I also HIGHLY recommend you read this piece from Newsweek reporter Polly Mosendz on the routine of a reporter covering a mass shooting. “Mass death is prewritten in America,” she tells us. This is where we stand, America.

It’s Time to Talk About Gun Control…Again

This morning, a gunman walked up to a news crew from the local broadcast station WDBJ7 in Moneta, VA. Two members of the news team, reporter Alison Parker, 24, and cameraman Adam Ward, 27, were shot and killed at close range while interviewing Vicki Gardner of the Smith Mountain Lake Regional Chamber of Commerce around 6:45 a.m. on Wednesday, August 26. Gardner was also shot and was rushed to the hospital for emergency surgery. Reports say she is recovering.

The gunman, a former employee of WDBJ7, Vester Lee Flanigan, also known as Bryce Williams, shot himself on I-66 in Faquier County, according to state police. He was late reported dead from hose self-inflicted wounds.

6:45 a.m.–Most of us were waking up at that hour, preparing for our days and catching the morning report from our local news stations. Local news stations like WDBJ7, who sent out their crews to cover the latest topics for the morning broadcast. But for these two young reporters, their day was already half over. I’m sure they were expecting a typical day—show up to work, do a simple piece with the Chamber of Commerce, cover a few other small reports, sign off and head home to go about their days. Newsweek reported that Ward had a job interview after his shift, a step up to the career he was still just starting. These two had so much to look forward to, so much left to give to this world. And in an instant, all that was gone.

These types of stories have become far too frequent in the web of today’s news. Without delving into the subtopics of race, poverty, etc. that also seem to haunt shootings, the story is always the same: the victims’ lives are cut short because the gunman decided the only way to be heard was to open fire. We’ve seen this happen countless times—in schools, in theaters, in places we once thought were safe. Ten years ago, it was unheard of to have your bags checked before entering a movie theater to enjoy a film. Now, kids smuggling in candy to the theater is the least of their worries.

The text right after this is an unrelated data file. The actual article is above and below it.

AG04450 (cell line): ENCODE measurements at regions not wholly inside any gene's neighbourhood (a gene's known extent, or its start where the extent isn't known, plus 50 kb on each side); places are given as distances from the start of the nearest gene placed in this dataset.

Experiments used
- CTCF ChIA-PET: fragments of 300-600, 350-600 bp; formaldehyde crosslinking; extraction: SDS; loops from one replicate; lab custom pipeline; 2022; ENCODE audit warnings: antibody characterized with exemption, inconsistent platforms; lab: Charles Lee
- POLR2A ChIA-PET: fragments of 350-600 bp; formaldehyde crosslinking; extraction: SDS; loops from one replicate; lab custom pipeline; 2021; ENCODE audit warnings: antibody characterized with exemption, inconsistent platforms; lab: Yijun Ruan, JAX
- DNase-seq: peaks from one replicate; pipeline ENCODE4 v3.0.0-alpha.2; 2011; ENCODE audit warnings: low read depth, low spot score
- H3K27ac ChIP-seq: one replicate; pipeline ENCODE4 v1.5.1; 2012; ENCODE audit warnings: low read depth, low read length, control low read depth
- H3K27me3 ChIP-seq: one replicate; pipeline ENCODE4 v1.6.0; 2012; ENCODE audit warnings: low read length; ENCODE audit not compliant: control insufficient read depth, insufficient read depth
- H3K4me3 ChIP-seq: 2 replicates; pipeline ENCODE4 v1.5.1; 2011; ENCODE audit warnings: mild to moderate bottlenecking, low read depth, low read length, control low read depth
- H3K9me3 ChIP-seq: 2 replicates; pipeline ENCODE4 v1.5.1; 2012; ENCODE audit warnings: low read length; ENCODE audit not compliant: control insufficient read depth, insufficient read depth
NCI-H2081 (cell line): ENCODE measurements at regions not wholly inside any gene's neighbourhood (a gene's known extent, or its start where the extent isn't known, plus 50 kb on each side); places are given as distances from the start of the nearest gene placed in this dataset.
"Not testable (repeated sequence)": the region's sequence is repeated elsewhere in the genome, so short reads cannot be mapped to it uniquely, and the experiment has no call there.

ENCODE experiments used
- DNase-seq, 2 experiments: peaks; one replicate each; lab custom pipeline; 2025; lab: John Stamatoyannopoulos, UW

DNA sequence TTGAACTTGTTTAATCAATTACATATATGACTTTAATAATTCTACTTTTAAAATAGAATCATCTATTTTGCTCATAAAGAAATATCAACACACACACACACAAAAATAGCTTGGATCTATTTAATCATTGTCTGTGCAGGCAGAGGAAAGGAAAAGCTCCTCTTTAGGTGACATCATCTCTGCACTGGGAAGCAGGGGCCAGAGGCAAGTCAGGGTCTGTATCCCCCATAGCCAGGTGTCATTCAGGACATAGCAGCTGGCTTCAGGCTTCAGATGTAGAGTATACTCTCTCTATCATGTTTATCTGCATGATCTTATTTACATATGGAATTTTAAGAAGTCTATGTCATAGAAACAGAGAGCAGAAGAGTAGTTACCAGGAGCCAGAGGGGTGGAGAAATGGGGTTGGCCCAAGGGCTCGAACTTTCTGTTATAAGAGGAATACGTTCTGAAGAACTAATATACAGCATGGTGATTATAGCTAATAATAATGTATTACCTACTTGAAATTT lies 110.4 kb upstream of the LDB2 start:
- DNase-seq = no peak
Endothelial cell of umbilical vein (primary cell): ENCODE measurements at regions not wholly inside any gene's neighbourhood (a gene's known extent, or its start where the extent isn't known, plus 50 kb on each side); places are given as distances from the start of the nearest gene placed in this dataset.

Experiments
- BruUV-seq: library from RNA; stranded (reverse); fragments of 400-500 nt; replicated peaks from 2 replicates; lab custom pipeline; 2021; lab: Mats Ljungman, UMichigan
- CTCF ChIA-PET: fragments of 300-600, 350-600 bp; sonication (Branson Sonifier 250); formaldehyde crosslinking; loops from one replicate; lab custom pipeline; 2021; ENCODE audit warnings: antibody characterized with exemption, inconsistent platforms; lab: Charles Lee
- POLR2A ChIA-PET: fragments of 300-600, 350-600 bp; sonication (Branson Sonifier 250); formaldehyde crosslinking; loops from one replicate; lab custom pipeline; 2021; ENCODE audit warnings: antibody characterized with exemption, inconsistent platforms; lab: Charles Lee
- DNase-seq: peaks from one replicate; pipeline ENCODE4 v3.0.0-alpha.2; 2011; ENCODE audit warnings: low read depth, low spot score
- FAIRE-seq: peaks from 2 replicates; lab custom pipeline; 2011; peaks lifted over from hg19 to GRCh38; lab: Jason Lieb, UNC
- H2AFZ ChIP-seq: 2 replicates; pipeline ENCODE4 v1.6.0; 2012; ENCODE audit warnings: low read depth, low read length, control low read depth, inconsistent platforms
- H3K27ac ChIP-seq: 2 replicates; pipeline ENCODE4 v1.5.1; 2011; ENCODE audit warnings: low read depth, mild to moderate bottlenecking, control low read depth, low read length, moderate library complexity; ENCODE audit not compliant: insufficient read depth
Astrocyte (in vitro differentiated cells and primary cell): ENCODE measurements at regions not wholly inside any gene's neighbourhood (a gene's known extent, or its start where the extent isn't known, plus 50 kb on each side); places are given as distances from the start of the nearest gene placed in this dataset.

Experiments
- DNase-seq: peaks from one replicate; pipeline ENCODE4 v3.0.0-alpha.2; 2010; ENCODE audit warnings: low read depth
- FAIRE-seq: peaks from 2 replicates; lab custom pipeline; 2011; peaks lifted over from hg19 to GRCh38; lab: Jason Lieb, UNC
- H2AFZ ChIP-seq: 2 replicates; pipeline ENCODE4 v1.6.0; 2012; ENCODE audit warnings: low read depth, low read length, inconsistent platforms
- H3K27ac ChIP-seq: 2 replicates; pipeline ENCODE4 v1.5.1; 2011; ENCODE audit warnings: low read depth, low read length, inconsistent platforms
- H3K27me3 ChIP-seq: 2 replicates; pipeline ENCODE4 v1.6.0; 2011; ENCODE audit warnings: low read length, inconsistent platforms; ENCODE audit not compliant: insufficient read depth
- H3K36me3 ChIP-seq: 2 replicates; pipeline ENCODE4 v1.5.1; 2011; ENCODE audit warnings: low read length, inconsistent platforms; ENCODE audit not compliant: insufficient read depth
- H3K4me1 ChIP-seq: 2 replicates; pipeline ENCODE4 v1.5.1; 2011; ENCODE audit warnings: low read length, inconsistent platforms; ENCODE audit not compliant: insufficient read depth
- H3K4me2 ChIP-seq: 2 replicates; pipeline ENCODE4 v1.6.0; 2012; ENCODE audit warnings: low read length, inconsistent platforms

But where do we draw the line? At what point will we acknowledge that gun control in this country is the problem?

In the wake of the most recent shooting, I took to Twitter to see what discussions arose from this tragedy. First, the sheer professionalism of the WDBJ7 staff shined through—with tweets remembering their colleagues, coupled with the live broadcast focused on the slain reporters’ lives and careers, the station kept their focus on the positive, while still providing updates on the hunt for the shooter. My heart broke watching the anchors talk about their colleagues, who they interacted with only hours before. You could sense that as soon as their job was done for the day, the only thing left to do was step off camera and cry. And for the loved ones of the victims—a boyfriend, a fiancée, parents, siblings, friends—their lives will never be the same.

As the day progressed, the back and forth about gun laws started to pick up. Presidential hopeful Hillary Clinton called for gun reform, tweeting: “Heartbroken and angry. We must act to stop gun violence, and we cannot wait any longer. Praying for the victims’ families in Virginia.” Virginia Governor Terry McAuliffe echoed these sentiments, saying it’s time again to address laws against gun violence.

I feel that each time a shooting occurs (something that is far more frequent now than in the past), the same arguments come out. The anti-gun side argues for stricter laws, while the pro-gun advocates say that we just need to prevent killers from getting their hands on guns. But what constitutes a ‘killer’? How can we prevent ‘killers’ from getting their hands on guns when many are not yet killers? Isn’t the soul purpose for a gun is to kill? What other practical use does it have? The reality isn’t some liberal conspiracy to take away your guns—it’s that our current system isn’t working, and it’s time for change.

I will admit that if I was in charge, there would be extremely strict requirements over gun ownership. In fact, I’d like to see a world where civilians had no need for guns, but I also know that that scenario would never happen—in a government base off balance, there is always room for compromise, even with the issues you feel strongest about. That’s why gun control needs to remain at the top of our list, because the current system just isn’t working. How many more innocent lives must we lose before we make a lasting change?